Termites efficiently transform lignocellulose and humus into valuable sugars, fuels (hydrogen, methane), and other intermediates of interest for biotechnologists, by exploiting the metabolic capabilities of the diverse microbial symbionts inhabiting their hindguts. In the five evolutionary “lower” termite families, the hindgut microbial community is dominated by a unique assemblage of flagellate protozoa, which are important players in cellulose and hemicellulose hydrolysis and fermentation. The larger gut flagellates of lower termites harbor intracellular symbionts that represent a novel bacterial lineage at the phylum (division) level, the Endomicrobia. “Candidatus Endomicrobium trichonymphae” (CET) is the single most abundant and ribosome-active bacterial species present in the microbial species-rich hindgut of these insects. However, the biology of Endomicrobia, especially their function in the tripartite endosymbiosis between bacteria, protozoa, and termites, is completely unknown. Thus, the CET genome sequence may hold the key to unravel its true metabolic potential. In addition, the case study of Endomicrobia could provide important insights into the evolution of a bacterial endocytobiosis into cell organelles.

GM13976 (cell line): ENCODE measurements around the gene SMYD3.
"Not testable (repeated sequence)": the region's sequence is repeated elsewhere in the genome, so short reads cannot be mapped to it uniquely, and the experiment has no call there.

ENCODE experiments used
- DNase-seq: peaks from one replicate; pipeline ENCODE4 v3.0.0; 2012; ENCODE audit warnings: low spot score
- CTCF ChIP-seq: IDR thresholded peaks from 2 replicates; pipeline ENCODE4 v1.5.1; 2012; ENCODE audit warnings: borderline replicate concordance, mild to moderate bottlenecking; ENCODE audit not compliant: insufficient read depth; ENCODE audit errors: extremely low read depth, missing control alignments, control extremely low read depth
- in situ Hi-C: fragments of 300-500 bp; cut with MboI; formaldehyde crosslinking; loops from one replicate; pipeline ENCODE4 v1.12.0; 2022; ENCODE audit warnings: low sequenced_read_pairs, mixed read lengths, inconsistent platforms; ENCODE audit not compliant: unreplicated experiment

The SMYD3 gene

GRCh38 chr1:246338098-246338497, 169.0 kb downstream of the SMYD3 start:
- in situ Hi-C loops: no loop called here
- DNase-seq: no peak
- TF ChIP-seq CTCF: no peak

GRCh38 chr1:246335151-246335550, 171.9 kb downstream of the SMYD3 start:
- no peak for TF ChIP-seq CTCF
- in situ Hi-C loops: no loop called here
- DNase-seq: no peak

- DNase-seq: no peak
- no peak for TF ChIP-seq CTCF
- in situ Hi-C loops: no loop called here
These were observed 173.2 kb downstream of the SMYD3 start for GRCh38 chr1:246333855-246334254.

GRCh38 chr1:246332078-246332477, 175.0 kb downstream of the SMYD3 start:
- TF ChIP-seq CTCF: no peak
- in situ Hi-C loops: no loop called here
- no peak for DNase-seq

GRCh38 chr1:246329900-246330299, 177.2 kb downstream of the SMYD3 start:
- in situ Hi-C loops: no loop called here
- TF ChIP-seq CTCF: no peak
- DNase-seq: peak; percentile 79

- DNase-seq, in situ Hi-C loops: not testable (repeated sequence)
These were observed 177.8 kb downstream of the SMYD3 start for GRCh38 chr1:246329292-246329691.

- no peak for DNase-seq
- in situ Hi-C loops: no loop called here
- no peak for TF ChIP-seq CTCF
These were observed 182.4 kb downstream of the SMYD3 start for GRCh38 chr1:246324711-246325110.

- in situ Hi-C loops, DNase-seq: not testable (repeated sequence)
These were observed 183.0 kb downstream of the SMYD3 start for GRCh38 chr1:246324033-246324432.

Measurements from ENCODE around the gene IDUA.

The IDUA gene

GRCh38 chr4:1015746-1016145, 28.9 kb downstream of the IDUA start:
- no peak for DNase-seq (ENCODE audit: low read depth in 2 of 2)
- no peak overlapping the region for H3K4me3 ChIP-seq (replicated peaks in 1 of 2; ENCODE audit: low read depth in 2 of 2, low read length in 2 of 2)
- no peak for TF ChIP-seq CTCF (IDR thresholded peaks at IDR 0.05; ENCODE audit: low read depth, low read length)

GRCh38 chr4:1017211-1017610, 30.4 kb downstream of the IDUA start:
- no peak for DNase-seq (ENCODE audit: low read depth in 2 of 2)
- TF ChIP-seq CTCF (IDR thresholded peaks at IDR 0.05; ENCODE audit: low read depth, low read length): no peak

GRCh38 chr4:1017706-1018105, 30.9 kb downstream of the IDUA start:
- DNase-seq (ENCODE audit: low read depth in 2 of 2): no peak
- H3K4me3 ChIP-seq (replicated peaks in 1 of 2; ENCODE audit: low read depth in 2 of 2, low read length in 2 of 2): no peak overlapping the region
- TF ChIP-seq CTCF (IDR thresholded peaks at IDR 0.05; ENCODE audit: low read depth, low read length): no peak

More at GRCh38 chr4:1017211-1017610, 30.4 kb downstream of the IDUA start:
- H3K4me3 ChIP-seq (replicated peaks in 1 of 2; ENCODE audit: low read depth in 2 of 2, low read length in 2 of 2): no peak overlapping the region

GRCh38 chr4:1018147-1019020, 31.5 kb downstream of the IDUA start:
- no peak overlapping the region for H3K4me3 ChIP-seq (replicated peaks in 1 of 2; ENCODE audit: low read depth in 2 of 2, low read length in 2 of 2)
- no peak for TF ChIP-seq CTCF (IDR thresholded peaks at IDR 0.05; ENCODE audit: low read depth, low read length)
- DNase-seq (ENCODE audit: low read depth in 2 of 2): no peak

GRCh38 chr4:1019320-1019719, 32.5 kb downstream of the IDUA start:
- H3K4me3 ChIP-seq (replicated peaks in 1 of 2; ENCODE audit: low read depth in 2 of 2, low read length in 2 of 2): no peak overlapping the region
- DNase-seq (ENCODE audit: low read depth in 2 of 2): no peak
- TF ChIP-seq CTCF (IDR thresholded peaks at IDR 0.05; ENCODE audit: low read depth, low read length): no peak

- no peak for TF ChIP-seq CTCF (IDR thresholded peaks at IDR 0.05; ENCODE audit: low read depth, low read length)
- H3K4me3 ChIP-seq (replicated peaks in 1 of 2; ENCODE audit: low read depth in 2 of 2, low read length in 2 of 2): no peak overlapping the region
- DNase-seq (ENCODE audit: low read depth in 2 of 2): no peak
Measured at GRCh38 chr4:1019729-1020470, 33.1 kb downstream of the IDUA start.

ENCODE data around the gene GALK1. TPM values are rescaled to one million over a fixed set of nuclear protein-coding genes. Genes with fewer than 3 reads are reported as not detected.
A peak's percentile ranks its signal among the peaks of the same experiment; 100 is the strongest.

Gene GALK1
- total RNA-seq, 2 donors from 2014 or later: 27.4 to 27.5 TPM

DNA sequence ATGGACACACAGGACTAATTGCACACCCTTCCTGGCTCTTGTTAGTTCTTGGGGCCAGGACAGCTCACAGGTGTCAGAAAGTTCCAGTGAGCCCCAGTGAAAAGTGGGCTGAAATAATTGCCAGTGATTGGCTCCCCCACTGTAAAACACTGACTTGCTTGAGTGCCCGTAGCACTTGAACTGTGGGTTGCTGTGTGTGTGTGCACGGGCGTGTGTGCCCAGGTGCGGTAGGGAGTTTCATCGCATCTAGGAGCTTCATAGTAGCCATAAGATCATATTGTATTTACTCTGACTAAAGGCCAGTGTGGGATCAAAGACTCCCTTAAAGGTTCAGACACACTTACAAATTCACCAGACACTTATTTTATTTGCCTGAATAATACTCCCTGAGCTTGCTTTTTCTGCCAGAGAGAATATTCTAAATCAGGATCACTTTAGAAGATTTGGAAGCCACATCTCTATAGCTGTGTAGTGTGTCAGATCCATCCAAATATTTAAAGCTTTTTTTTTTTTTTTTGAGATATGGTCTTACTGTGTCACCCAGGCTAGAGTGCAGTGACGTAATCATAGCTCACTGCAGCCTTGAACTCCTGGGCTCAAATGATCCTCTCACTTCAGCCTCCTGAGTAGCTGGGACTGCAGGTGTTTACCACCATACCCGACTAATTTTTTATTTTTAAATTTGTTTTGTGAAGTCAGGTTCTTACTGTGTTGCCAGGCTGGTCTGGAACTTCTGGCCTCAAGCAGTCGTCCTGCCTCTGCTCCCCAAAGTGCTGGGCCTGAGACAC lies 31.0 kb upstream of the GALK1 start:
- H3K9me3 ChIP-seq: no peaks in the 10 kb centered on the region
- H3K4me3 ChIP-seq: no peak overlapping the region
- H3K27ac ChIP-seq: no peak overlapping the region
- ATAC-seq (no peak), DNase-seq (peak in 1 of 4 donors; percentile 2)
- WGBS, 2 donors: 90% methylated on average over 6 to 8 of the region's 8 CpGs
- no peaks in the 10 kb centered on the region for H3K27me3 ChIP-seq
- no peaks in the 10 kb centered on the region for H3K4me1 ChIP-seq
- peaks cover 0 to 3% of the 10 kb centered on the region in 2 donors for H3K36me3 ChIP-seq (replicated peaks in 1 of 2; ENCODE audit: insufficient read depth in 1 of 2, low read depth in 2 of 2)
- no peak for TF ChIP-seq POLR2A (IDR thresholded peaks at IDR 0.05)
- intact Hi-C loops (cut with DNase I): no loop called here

Most strikingly, members of the Endomicrobia, like their cellulose-decomposing flagellate hosts, are entirely absent from the microbial community in the hindgut of all evolutionary “higher” termites. A separate CSP project (2005) examining the hindgut microbial community of a higher, wood-feeding termite (Nasutitermes sp.) from Costa Rica, identified Fibrobacteres as abundant and important members of the hindgut community. This project will allow the roles and functions of Endomicrobia and Fibrobacteres in the respective communities to be compared and contrasted, because they may hold a key to understanding the efficiency of lignocellulose conversion that occurs in these complex microbial bioreactors.
Our collaborators (at the MPI) recently isolated strain Pei191, representing a different class of probably nonendosymbiotic Endomicrobia so far obtained only as 16S rDNA clones from various environments. This sequencing project offers the unique opportunity to compare the genomes of a free-living and an obligately intracellular member of this phylum. Differences in metabolic potential betwee strain Pei191 and CET will provide insights into the evolutionary events leading to a symbiotic lifestyle.
Principal Investigators: Andreas Brune and Michael W. Friedrich (Max Planck Institute for Terrestrial Microbiology), Jared R. Leadbetter (Cal. Tech.), and Phillip Hugenholtz (JGI)